Switzerland promises lockdown measures unless infections subside

Switzerland's president has promised the country would adopt additional lockdown measures unless skyrocketing new coronavirus case numbers slowed.

Switzerland promises lockdown measures unless infections subside
Swiss President Simonetta Sommaruga. Photo: FABRICE COFFRINI / AFP

Switzerland's coronavirus case numbers are now doubling from week to week. 

If the situation does not stabilise within days, the government is threatening to impose new measures to control the surge in registered infections, which began around the start of the month.

“If the curve does not flatten out by next Wednesday, we will really make decisions that go further,” President Simonetta Sommaruga told national broadcaster RTS.

The southwest of the country has been particularly affected, with clusters breaking out in retirement homes. “We were all hoping we could go into winter without this new increase in the number of cases,” said Sommaruga.

Despite acknowledging pandemic fatigue, she urged the public to take the initiative. “We know how to protect ourselves with social distancing, masks and hygiene.

“If everyone participates, we will get there. It's a question of responsibility and solidarity.”

Landlocked Switzerland reopened its borders with France, Germany, Italy and Austria in mid-June.

“I've spoken to my counterparts in neighbouring countries and we will do everything to avoid closing the borders again,” Sommaruga said. 

'Changing very quickly' 

Health Minister Alain Berset said on Wednesday that hospitalisations and deaths were tracking the rise in cases. He said the government would look at measures affecting public places and gatherings of people.

“The situation is changing very quickly,” he said.

Switzerland was not hit as hard by Covid-19 deaths and did not impose as strict a lockdown as some other European states in the spring. On June 1, Switzerland registered just three new cases.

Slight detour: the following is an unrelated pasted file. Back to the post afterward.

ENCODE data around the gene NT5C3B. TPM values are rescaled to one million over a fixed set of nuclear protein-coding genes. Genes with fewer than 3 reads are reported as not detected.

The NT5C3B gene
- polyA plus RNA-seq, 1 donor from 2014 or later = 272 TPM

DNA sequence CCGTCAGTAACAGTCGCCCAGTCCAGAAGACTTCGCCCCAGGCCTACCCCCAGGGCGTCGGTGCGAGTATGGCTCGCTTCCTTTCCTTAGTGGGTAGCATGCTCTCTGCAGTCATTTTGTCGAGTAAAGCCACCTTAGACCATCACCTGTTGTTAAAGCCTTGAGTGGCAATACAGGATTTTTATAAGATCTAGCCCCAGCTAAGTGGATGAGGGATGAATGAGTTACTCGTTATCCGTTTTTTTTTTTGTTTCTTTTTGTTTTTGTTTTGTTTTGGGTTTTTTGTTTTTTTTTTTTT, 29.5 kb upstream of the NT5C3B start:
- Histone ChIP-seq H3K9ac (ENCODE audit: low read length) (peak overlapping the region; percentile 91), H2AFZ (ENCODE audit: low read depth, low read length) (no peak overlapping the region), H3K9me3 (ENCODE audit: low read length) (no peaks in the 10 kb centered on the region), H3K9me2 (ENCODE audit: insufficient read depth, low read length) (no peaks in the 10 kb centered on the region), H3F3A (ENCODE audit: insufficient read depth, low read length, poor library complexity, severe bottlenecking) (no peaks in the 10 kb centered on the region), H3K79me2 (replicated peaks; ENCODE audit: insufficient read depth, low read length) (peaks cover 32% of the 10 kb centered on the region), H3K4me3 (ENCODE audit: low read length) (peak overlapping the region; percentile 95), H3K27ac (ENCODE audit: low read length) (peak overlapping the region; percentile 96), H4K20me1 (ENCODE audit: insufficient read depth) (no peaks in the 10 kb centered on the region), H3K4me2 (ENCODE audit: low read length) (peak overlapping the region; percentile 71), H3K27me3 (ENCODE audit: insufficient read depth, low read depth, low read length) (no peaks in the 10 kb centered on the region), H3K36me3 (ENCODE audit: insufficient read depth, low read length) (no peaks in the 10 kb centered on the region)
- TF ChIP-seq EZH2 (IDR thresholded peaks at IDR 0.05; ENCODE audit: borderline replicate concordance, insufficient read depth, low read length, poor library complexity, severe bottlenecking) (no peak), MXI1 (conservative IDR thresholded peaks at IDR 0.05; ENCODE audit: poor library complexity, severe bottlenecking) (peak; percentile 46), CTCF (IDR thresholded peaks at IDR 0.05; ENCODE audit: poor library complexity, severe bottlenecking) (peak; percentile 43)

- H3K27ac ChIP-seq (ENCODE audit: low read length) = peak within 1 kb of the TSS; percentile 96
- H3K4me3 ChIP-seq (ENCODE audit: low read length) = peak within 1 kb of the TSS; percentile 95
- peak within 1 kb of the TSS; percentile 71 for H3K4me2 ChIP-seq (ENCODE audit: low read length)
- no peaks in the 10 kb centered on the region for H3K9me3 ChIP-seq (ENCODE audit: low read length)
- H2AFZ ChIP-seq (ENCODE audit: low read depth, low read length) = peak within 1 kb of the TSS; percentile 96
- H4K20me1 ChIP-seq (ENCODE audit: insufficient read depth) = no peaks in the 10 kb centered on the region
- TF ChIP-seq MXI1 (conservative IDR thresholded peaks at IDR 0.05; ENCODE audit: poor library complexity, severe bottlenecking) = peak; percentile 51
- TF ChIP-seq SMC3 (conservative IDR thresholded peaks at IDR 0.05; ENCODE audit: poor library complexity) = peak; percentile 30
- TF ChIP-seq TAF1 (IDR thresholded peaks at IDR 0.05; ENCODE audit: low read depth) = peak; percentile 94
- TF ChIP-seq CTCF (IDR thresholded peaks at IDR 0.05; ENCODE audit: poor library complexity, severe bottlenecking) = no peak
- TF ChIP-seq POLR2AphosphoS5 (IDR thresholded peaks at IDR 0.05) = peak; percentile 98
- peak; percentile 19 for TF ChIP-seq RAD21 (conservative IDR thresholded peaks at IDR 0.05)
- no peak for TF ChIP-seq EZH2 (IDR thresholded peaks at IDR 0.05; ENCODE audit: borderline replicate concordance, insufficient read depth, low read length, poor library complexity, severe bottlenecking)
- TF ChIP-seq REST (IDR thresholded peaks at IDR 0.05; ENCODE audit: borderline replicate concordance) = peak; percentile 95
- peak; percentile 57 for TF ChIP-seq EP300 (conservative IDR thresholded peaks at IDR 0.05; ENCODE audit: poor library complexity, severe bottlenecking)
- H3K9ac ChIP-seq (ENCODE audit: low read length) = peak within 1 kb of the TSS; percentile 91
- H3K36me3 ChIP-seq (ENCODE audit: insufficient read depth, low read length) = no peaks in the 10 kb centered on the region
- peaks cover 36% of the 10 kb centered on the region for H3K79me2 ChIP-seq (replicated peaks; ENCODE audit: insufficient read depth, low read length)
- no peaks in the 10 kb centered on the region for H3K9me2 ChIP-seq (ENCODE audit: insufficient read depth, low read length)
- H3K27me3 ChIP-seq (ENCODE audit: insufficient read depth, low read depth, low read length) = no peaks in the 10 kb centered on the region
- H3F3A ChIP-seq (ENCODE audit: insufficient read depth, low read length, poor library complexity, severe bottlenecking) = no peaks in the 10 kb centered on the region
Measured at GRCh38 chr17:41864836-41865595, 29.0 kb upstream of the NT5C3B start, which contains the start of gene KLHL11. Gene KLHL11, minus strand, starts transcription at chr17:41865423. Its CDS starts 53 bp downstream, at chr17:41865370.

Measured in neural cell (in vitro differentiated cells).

But infections then started to rise — first slowly, then more rapidly during October.

Thursday's figures showed there were 5,230 new cases registered in the past 24 hours, in the country of 8.5 million people.

A total of 96,731 cases have been registered in Switzerland since the start of the pandemic, and 1,866 deaths.

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Masks, tests and jabs: Can I deduct Covid-related costs from my taxes in Switzerland?

Switzerland’s tax deadline is just around the corner. Are Covid-related costs tax deductible?

Masks, tests and jabs: Can I deduct Covid-related costs from my taxes in Switzerland?

March 31st is the deadline for filing taxes in Switzerland relating to the 2021 financial year. 

Over the past two years, the Covid pandemic has seen a change in our spending habits. 

While we may have saved on restaurants and travel, we laid out considerable costs on a range of new expenses, including disinfectant, masks and Covid tests. 

As some of these costs are required by law, can they be deducted from your tax?

In some cases, expenses directly related to the Covid pandemic can be deducted. 

Masks, for instance, can be deducted as medical expenses in some cantons, Swiss tax specialist Markus Stoll told 20 Minutes

This depends on the specific framework for tax deductions related to medical expenses in that canton. 

EXPLAINED: What can I deduct from my tax bill in Switzerland?

Generally speaking, any medical costs paid out of pocket can be deducted. However, most cantons impose a minimum percentage limit from which these costs can be deducted. 

In many cantons, this will start at five percent of your yearly income in total (i.e. including other out-of-pocket costs like dental or specialist visits), meaning you would need to purchase a significant amount of masks to beat the threshold. 

What about testing and vaccination?

Testing and vaccinations however were largely free as their costs were covered by the Swiss government, which means associated expenses cannot be deducted. 

Those tests which were not covered by the government – for instance for travel abroad or for visiting clubs – cannot be deducted, Stoll says. 

“Tests for travel abroad or to visit clubs are not deductible” Stoll said. 

For a complete overview of taxation in Switzerland, including several specific guides, please check out our tax-specific page here.